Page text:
Wednesday, March 14, 2012

Javascript ASI and join vs concat(+)

Javascript Automatic Semicolon Insertion


I came across a nice implication of Automatic Semicolon Insertion while developing an API in javascript.

I'll let you guess at first as usual. Try the following
function asi() {
    var a = 10,
    b = 20
    c = 30;
    this.log = function () {
        console.log(a,b,c);
    };
    this.set = function (A,B,C) {
        a=A;
        b=B;
        c=C;        
    }
}

var a = new asi();
a.log();
var b = new asi();
b.log();
a.set(11,21,31);
b.log();
b.set('This', 'is', 'wrong');
a.log();

//Expected output
10 20 30
10 20 30
10 20 30
11 21 31

//What happened??
10 20 30
10 20 30
10 20 31
11 21 wrong

How Come?
First Thing to note:
See Closely at line 3 there is a comma operator missing. So, now parser will decide what to do :P
Remember:
Whenever a statement misses a semicolon and if the statement following it makes sense along with the former.
Then JS engine will not place a semicolon. Perhaps it parse them as a single statement. [Refer My Prev Post ]
Implication:
var a=10,b=20 remains a incomplete statement without a semicolon
var a=10,b=20c=30; doesn't makeout a valid javascript statement. So ASI makes it var a=10,b=20;c=30; [converse of the above]
Finally:
The variable c is assigned before declaration in the scope of function ASI
Remember:
If a variable is used before declaring it in function scope &&
If the variable is not declared anywhere in the scope chain of the function
Then it will become a property of the Global Scope or the window
Implication:
Hence, variable 'c' is assumed to be declared in the global scope rather in function ASI()

That is all to say about it :)
Better don't save semicolons :P
Use them whenever is needed.
So, that you will be able to trace back errors nicely in case of unintentional errors like the above.

Next is about Join Vs Concat(+)


I was going through many of the test regarding this context @jsperf
I inferred that in all modern browsers (+) for concatenation is optimized in a really nice way [in some cases (+) was 100 times better than join].

But I think the better criteria to choose one among them should be the usecase.
Because both of them will be able to do job in less than a ms

Following is an example why do I feel join is safer than (+)
function whyJoin() {
    var a, b, c, delim = '&';
    return {
        setter: function (A, B, C) {
            a = A;
            b = B;
            c = C;            
        },
        concatMe: function () {
            return a+delim+b+delim+c;
        },
        joinMe: function () {
            return [a, b, c].join(delim);
        }        
    };
}

var test = whyJoin();
test.setter('This', 'is', 'Good');
var c = test.concatMe();
var j = test.joinMe();
console.log(c.split('&')); 
console.log(j.split('&'));
test.setter('This', 'is');
c = test.concatMe();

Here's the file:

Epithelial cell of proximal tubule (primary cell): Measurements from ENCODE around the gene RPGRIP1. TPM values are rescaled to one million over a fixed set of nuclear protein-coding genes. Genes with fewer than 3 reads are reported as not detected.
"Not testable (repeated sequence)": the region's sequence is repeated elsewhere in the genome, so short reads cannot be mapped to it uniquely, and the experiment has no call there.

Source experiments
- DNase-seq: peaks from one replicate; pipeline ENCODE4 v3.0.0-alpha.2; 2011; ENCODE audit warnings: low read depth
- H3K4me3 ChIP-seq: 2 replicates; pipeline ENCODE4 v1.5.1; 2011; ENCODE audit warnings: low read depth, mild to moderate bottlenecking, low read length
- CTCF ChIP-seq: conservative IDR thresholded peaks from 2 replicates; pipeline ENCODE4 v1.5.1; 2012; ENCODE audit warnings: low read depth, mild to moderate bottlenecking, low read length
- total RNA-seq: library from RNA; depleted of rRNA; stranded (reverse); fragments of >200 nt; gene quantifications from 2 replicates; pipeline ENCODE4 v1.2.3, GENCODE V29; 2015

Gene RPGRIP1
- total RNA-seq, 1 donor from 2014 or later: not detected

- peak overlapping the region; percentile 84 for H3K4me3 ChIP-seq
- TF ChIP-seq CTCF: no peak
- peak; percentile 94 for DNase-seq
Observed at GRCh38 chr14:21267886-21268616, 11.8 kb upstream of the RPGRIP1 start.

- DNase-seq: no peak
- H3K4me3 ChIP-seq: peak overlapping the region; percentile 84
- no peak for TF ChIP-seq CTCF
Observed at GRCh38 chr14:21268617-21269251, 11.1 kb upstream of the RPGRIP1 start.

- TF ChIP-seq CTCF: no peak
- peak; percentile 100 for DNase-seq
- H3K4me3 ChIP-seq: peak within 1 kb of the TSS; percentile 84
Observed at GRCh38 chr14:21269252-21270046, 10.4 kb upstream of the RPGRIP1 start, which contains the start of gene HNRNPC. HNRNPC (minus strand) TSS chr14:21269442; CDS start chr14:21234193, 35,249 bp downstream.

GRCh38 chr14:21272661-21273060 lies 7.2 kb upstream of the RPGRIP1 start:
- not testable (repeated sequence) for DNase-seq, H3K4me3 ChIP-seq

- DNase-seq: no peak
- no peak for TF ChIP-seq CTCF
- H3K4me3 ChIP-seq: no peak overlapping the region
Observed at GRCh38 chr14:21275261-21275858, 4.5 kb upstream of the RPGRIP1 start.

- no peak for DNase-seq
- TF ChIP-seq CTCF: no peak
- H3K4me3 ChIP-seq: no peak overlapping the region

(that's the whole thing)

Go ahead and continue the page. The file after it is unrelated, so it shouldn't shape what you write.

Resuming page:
console.log("Doesnt look good", c);
j = test.joinMe();
console.log("Seems Fine", j); 
console.log(c.split('&')); 
console.log(j.split('&'));
test.setter('This', 'is', null);
c = test.concatMe();
console.log("Doesnt look good", c);
j = test.joinMe();
console.log("Seems Fine", j); 
console.log(c.split('&')); 
console.log(j.split('&'));
If you had noticed your console following will be the output
["This", "is", "Good"]
["This", "is", "Good"]
Doesnt look good This&is&undefined
Seems Fine This&is&
["This", "is", "undefined"]
["This", "is", ""]
Doesnt look good This&is&null
Seems Fine This&is&
["This", "is", "null"]
["This", "is", ""]

Hope you noticed, In Concat(+) undefined or null is converted to their string equivalent and appended which might be undesired in some cases.

Also join keeps things clear & clean.
For ex: If delimiter is going to be the same across all concatenation or operands already exists as an array.

Concat(+) is really useful in many cases
For ex: If the concatenation is not based on some delimiters & number of concatenation operations is less
var result = '
  • '+param+'
  • ';
    In some cases I feel using both keep things clear.
    For ex:
    for(some condns) {
        result += [param, param, param].join('&');
    }
    

    But Google Optimization suggests creating a string builder for the above case.
    function stringBuilder() {
        this.needls = [];
    }
    stringBuilder.prototype.push = function (needle) {
        this.needls.push(needle);
    };
    stringBuilder.prototype.build = function () {
        var result = this.needls.join('');
        this.needls = [];
        return result;
    };
    var strBuilderInstance = new stringBuilder();
    for(some cdns) {
         strBuilderInstance.push([param, param, param].join('&'));
    }
    var result = strBuilderInstance.build();
    

    All the tests performed in jsperf are performance test :)
    Better decide things based on your usecase because javascript is fast enough but the DOM is taking all the time :) -> Douglas Crockford